Problems & Puzzles:
Puzzle 183. Perhaps
a very simple question
The quantity of
composite numbers that are not expressible as a sum of
two or more consecutive primes, is
finite or infinite?
Can you argue
The first ten numbers of this
sequence, including 0 & 1, are: 0, 1, 4, 6, 9, 14, 16, 20, 21, 22.
Felice Russo and Enoch Haga
have counted - each by his own - the quantity of numbers belonging to this
sequence up to several powers of ten:
Disregarding the small differences in their
respective results, both believe that these preliminary results are
indicative that the quantity of these numbers in this sequence is infinite.
By my side I find very interesting the
possibility that the fraction of the numbers belonging to this sequence
could to be 1/2 as n goes to infinite; and if so happens why it happens?...
Then, we are needing urgently or another
three entries in the table or a theoretical approach to our original
At least one theoretical approach!
Faride FiroozBakht wrote
(27/6/2002) a clever, nice
& simple argument:
I had an argument about puzzle 183, "Perhaps a very
simple question". In fact
I have proved that there exists infinitely many [odd?]
composites not expressible as the sum of an even
number of consecutive primes, which is a special case of the problem.
For every k>1 let us define f(k) as the smallest odd
multiple of 3 which is greater than
SUM (p_i) , and p_i is the i'th prime number. Then it is obvious that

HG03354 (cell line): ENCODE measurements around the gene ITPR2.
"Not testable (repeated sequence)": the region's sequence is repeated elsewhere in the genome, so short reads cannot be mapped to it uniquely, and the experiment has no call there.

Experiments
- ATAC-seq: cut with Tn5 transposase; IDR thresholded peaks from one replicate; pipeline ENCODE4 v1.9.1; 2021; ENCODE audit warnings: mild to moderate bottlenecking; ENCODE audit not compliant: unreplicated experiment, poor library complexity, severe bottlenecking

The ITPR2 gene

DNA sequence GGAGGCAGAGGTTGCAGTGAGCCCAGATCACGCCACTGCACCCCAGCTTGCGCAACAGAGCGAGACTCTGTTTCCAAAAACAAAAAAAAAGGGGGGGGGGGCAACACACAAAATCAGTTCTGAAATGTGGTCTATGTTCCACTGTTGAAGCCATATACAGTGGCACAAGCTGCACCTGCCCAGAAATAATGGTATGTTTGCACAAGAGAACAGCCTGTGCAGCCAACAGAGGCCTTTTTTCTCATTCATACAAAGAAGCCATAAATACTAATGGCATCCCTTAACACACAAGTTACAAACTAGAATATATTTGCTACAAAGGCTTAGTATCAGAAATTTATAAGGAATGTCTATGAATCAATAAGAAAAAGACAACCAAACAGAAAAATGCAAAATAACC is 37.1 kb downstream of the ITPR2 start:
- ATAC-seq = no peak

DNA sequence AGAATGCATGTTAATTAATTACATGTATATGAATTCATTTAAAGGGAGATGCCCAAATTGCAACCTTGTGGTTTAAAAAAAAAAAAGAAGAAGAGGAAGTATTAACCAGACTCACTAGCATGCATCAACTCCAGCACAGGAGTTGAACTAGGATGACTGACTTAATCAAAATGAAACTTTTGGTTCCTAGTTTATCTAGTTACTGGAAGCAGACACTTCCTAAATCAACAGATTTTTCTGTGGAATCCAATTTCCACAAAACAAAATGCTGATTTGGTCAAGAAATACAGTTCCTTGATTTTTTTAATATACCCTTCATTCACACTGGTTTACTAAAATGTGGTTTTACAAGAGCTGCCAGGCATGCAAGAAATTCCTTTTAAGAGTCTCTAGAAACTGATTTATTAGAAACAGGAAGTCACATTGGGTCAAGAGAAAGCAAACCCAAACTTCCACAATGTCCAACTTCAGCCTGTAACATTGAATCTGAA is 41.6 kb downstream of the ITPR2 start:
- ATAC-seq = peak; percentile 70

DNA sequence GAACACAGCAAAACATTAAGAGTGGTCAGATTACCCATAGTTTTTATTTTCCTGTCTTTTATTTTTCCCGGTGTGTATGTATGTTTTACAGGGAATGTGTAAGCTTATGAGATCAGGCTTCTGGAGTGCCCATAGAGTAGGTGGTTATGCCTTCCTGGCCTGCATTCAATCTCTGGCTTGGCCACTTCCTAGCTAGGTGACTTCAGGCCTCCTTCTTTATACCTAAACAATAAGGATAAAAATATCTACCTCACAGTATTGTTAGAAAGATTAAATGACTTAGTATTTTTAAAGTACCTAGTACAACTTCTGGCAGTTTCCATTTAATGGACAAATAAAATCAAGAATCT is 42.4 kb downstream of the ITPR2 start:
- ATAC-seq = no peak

SUM (p_i) < f(k) < SUM (p_i)
and f is an increasing function. then f(k) can't
been expressed as the sum of an even number of consecutive primes, because
it is greater than the sum of them. And for every k, there exists a unique
f(k). so there are infinitely many f(k)'s
I (CR) would like to point out
1) The SUM since i=1 is obliged by the
condition of the argument of summing a even quantity of consecutive primes
2) This is exactly an
argument, not a proof to our question, (but precisely I asked for an
argument!....:-) because there are several ( how many?) examples of f(k)
values that while they are not the sum of an even quantity of consecutive
primes, they are indeed a sum of an odd quantity of consecutive primes (the
first example is for k=22).
But maybe now the Faride's
argument may evolve into a proof adding a bit more of work...?
My figures agree with Enoch, I get (the next 3
entries for the Table above):